Blog: SEO
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SEO Tip: One Page, One Search Phrase

Avatar for John Locke

John Locke is a SEO consultant from Sacramento, CA. He helps manufacturing businesses rank higher through his web agency, Lockedown SEO.

There is one common misstep I see people make when they are doing their own SEO.

This misconception is to make either their home page, or every page on their website a catch-all for every single term that they want to rank for.

If you do this, it is highly unlikely you will get to #1 in Google for any of your target terms.

What you should focus on instead: one page, one term.

Why is it important that you limit optimizing each page to a single phrase?

Clarity and Focus

Though it is tempting to throw twenty search phrases on your home page, the reality is you will do much better if you pick one search phrase and build rankings for that specific term.

When you are not clear about what each page is about, you muddle the meaning to the search engines (and to your customers)!

If you want to rank for different things, like specific offerings, it’s better to create pages that target those specific offerings or products.

This means creating rich, unique content for those pages. Resist the temptation to copy-paste another page on your site and create carbon copies of it for each offering.

Google’s algorithm is actually smart enough to understand synonyms, so don’t be afraid to use those for specific landing pages.

What About Location-Based Landing Pages

To be clear, I think it’s a bad idea to create specific landing pages for each city in your region targeting the same service unless you can create unique content for each of those pages.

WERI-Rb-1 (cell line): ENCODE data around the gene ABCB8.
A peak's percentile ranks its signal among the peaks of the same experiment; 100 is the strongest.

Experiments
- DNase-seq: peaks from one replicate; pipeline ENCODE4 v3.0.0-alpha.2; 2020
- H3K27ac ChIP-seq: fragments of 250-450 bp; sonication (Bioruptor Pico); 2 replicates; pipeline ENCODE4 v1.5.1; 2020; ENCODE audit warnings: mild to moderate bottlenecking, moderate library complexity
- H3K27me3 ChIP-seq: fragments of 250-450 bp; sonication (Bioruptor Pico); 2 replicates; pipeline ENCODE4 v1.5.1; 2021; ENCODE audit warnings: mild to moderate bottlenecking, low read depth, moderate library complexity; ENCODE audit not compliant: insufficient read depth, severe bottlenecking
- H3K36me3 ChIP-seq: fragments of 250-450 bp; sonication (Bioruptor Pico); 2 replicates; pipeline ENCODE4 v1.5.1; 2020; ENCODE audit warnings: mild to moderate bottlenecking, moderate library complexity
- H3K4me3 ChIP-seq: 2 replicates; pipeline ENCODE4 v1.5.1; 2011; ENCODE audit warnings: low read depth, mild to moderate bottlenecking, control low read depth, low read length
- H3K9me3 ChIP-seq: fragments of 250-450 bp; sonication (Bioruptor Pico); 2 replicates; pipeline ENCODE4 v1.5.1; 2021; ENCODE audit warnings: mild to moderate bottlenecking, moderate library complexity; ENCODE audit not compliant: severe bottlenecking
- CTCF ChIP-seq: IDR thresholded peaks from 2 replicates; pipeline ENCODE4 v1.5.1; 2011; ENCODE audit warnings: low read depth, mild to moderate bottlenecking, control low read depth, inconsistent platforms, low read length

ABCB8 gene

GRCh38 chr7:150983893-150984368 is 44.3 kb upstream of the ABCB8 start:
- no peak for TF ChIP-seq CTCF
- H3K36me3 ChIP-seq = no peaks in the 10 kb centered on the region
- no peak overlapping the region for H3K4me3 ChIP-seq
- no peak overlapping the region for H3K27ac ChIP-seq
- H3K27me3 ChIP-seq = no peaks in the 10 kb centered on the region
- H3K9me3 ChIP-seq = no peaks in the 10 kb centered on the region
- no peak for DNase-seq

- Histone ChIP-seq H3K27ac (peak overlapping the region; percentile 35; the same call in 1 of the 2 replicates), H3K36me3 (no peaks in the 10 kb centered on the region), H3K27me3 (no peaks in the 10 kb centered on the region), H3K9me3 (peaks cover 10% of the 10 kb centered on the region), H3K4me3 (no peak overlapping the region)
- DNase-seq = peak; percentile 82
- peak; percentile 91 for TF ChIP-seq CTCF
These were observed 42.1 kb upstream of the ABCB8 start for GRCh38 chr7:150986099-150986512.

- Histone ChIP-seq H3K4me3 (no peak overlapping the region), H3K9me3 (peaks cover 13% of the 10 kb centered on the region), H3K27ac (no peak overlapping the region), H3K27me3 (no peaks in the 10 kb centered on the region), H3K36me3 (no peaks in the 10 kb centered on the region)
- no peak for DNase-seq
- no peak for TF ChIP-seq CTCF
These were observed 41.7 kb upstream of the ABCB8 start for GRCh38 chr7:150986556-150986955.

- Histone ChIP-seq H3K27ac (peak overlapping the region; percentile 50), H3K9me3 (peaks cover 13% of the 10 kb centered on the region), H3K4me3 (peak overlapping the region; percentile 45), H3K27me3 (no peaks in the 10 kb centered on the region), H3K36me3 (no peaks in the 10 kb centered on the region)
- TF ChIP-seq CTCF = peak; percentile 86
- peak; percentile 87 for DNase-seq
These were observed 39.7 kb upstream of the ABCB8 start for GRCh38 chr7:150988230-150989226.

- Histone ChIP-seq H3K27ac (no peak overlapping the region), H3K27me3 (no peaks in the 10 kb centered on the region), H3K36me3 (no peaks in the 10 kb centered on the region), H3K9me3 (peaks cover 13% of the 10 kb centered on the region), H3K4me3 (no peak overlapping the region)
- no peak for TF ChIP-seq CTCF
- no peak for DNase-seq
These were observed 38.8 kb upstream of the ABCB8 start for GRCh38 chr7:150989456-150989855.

Some suggestions:

  • Testimonials from customers from those specific cities.
  • Case studies of how you helped specific clients in those specific cities.
  • If you have offices in multiple locations, do an overview of the staff in each city you are highlighting.
  • Examples of community contributions and involvement in those specific cities.

While it used to be a common tactic at the turn of the millennium to create carbon-copy landing pages for every city in a fifty-mile radius of your store, this tactic has diminishing returns these days.

If you set up your Google+ Business page to show your service area radius, Google is still going to know what cities you serve.

Modern SEO should be less about trying to trick the search engines, and more about publishing legitimate information that will help customers make a good decision.

Pick One Phrase Per Page, Or Get Shredded

Google looks for quality, not keyword stuffing.

The search engines use real user behavior as a signal to determine whether your page is quality or not.

Let’s say you are fortunate enough to have someone find your page in a search, and they click on it.

Let’s pretend that user is faced with a jumble of alphabet soup instead of the information they were looking for, and they bounce out and click back to search again.

Google now takes that bounce out as a signal that the customer didn’t find what they were looking for — because they initiated another search for the same term after visiting your page.

You’ve got to design your pages for people first, and search engines second if you want to get those quality signals.

Which brings us back to creating focused content.

Designing For Intent

When customers type a search into Google, they are looking for an answer to a specific question. They are searching with a specific intention.